OVER 1,500 workers and youth were present at a solidarity concert in Athens last Thursday evening for the sacked workers at ERT (Greek state TV and Radio corporation). Several top Greek singers and musicians, of all musical idioms, performed.
The audience was addressed by Johannes Studinger, Head of the UNI MEI Global Union (press and performers world federation), and by the President of EURO-MEI William Maunier.
Both trade union leaders stated that journalists and theatre workers all over the world support the ERT workers’ struggle and both insisted that ERT must be re-opened with all workers reinstated on wages and conditions according to collective national agreements, a call that brought tremendous applause from the audience.
The President of ERT workers’ union POSPERT, Panagiotis Kalfayiannis, and the President of the Greek Journalists’ federation Yiorghos Savvides also spoke, emphasising that they will fight all the way until they win.
Banners from workers in struggles against mass sackings, such as cleaners, civil servants, school guards, teachers and others, were hung around the indoor arena where the concert took place.
Youth unemployment for 15-24-year-olds in Greece reached a stunning 61.4 per cent last November, a new high according to the Greek Statistics Authority ELSTAT. Overall unemployment reached 28 per cent, up from 27.7 per cent last October and from 26.3 per cent in November 2012.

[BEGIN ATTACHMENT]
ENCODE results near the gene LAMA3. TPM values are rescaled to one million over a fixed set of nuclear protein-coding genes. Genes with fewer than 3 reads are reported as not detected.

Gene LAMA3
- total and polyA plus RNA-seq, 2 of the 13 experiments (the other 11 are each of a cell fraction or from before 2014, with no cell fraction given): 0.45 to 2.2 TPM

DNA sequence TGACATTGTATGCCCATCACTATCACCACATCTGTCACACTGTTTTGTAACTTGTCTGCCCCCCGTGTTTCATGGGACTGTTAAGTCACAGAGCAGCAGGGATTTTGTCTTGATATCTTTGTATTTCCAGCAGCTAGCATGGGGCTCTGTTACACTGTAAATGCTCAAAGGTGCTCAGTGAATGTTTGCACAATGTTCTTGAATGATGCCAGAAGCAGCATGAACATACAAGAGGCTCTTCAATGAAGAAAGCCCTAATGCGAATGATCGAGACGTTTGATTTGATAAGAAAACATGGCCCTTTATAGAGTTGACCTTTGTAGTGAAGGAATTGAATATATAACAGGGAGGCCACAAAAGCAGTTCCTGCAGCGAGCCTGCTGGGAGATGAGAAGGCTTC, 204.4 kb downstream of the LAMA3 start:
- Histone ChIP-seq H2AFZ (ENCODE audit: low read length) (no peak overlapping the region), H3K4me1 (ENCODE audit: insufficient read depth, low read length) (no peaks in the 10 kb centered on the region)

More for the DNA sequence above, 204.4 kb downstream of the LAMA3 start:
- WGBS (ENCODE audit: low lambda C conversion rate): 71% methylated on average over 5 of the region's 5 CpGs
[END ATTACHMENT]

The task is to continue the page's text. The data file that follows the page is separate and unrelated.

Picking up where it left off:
ELSTAT say that 1.38 million people are out of work but the GSEE’s (Greek TUC) Labour Institute states that unemployment is over 30 per cent. GSEE say that only 10 per cent of those out of work receive full unemployment benefit.
Last Tuesday, the Reforms Minister Kyriakos Mitsotakis insisted that the Greek government will carry out the EC-IMF-ECB troika’s orders for 15,000 sackings this year in the public sector, mostly in local government and state education.
In the private sector, Khalivourgiki, the biggest steel and metal-producing plant in Greece, announced that over 200 workers are to have their wages cut by 20 per cent and placed on leave for two months.